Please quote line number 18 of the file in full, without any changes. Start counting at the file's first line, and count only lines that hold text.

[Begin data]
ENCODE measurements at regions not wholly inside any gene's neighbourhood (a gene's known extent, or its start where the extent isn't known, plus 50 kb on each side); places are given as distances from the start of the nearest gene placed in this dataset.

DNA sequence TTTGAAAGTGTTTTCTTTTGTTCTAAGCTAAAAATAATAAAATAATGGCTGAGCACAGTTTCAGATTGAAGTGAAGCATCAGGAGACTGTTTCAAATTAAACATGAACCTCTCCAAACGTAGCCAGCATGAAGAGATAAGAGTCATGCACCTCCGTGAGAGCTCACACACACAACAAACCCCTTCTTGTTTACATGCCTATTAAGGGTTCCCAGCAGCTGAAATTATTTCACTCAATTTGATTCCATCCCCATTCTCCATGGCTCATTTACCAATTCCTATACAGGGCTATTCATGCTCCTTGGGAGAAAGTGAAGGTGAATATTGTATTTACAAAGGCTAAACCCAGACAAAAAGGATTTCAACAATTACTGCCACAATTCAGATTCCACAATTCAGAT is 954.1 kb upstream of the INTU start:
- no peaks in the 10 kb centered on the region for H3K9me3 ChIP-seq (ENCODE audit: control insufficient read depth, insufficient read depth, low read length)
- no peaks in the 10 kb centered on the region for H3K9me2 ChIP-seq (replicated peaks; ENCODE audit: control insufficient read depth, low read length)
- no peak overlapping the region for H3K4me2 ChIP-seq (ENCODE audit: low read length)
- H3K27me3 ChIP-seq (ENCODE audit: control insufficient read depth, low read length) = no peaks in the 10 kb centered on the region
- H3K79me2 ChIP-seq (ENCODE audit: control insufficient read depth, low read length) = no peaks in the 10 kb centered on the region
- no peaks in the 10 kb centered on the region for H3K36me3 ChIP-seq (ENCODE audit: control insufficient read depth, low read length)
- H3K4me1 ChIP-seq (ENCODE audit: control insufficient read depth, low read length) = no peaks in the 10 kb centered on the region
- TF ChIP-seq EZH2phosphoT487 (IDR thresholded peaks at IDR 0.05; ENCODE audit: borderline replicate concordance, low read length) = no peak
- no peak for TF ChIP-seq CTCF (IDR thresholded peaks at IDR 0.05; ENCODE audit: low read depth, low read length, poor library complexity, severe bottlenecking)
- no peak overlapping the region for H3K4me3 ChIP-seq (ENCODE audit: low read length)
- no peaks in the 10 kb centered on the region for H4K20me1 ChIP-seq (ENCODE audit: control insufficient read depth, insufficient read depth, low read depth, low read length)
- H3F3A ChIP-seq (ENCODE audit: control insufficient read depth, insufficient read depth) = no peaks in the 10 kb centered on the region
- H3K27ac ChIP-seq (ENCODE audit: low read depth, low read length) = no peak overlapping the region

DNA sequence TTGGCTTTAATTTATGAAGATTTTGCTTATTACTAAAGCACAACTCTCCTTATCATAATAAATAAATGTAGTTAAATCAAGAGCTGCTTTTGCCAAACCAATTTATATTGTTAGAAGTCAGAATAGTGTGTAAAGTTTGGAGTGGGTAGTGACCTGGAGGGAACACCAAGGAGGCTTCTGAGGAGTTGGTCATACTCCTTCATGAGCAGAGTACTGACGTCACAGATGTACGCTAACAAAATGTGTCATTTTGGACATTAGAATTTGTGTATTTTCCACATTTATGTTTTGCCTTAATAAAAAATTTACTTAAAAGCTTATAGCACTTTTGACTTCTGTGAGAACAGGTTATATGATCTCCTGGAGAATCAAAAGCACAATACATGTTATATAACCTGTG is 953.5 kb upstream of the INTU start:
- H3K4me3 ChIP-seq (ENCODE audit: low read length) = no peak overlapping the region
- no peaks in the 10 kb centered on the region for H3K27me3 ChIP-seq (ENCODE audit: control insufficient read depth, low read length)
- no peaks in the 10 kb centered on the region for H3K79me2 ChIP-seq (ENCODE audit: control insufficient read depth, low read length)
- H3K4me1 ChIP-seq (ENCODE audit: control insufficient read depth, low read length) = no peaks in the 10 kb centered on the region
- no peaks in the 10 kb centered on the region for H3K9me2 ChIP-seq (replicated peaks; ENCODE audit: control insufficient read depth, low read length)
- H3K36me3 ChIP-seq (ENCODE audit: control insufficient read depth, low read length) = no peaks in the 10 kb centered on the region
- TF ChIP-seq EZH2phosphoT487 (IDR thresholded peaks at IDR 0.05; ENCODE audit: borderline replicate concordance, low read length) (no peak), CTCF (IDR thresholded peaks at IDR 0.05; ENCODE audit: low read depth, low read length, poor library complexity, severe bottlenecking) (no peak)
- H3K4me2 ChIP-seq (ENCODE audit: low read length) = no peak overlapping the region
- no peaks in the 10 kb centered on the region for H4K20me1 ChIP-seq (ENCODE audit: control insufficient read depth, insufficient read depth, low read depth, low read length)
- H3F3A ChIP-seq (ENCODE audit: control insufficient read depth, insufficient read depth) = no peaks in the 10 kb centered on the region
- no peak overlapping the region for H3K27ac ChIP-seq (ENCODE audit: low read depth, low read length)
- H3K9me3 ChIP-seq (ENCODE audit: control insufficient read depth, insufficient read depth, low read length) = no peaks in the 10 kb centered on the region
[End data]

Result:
- no peaks in the 10 kb centered on the region for H3K27me3 ChIP-seq (ENCODE audit: control insufficient read depth, low read length)